That’s why, in practice, the quality of the CIO — and of the IT staff — has proven to make a difference in competitiveness. Now, however, the need for better, faster information on the business side and the requirement to optimize global business processes, combined with new technologies that can significantly increase the value of the information generated by the IT department, has created a golden opportunity for information chiefs to make an even greater strategic contribution. First, the business side is demanding more open technologies — nonproprietary, open source, with open standards — that won’t slow the business down or trap it in outmoded, stolid ways of operating. These include standardized, global “off-the-shelf” solutions, such as ERP (enterprise resource planning) and CRM (customer relationship management) packages, as well as low-cost, standardized IT infrastructure elements.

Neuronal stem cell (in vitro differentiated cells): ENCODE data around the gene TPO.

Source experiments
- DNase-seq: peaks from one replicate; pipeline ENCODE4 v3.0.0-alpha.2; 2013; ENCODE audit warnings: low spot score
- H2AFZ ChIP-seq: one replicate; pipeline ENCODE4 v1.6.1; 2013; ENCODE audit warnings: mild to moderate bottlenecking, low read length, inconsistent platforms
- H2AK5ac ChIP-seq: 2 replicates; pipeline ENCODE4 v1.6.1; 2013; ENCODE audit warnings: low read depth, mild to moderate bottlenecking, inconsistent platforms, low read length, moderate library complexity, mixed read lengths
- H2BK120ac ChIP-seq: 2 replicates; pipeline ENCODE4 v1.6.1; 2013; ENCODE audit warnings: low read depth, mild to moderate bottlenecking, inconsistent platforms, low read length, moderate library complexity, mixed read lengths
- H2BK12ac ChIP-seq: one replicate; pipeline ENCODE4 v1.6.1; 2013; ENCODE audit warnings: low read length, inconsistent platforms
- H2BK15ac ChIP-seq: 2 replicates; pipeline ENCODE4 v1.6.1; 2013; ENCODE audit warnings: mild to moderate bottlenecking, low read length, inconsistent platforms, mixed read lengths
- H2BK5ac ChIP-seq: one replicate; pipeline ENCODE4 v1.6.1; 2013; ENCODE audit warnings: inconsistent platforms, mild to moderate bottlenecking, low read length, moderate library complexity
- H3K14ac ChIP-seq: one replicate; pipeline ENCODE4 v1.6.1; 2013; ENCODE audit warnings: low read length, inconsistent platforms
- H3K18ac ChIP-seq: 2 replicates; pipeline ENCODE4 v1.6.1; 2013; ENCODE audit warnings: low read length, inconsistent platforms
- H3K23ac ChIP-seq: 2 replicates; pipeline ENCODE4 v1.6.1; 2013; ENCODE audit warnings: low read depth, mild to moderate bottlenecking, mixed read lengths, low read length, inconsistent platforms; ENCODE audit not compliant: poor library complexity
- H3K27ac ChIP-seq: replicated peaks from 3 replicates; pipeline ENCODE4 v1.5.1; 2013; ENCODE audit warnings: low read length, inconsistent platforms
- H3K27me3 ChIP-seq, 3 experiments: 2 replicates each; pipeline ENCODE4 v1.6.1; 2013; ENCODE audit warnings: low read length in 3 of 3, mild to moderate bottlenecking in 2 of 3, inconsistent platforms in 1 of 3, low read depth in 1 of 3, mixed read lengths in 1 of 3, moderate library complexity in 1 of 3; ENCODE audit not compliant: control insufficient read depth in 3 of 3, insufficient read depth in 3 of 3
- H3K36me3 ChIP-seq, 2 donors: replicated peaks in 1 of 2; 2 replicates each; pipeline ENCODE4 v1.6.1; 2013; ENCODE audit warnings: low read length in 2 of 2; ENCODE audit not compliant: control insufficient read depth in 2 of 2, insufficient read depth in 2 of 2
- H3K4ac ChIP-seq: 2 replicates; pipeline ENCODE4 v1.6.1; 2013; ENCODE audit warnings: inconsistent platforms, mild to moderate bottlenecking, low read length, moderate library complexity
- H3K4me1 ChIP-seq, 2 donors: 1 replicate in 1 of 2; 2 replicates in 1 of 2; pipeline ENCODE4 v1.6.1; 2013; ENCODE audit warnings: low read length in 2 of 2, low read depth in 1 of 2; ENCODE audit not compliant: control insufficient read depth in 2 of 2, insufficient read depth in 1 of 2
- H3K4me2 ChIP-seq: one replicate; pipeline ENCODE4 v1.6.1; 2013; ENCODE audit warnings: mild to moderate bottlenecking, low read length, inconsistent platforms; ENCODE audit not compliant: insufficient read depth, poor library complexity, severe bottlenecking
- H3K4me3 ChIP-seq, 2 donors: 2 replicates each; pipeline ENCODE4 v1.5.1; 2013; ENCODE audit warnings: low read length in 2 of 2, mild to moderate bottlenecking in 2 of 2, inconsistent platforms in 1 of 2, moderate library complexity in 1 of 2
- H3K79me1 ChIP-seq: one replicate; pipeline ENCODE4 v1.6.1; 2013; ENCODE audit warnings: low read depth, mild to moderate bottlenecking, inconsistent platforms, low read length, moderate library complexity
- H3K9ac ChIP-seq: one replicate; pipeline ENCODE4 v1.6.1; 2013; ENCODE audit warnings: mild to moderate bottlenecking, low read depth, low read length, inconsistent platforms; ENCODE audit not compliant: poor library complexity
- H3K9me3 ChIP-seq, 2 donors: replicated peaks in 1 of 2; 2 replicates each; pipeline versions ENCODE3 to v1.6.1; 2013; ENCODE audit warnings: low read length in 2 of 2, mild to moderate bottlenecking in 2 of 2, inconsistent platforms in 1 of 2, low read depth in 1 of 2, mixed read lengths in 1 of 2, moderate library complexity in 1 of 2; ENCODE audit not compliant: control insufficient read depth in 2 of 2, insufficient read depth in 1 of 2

Second, enterprises are turning more frequently to a variety of “business intelligence” technologies with which they can analyze the supply chain and manufacturing, on one side, and markets and customers, on the other. These technologies must have the ability to digest massive amounts of information, analyze it in ways that can aid the business side in both day-to-day operations and longer-term planning, and then provide those results on a real-time basis to everyone in the enterprise who can benefit from it. The technologies’ success depends on the ability of their handlers to use them to add business value and further the company’s mission.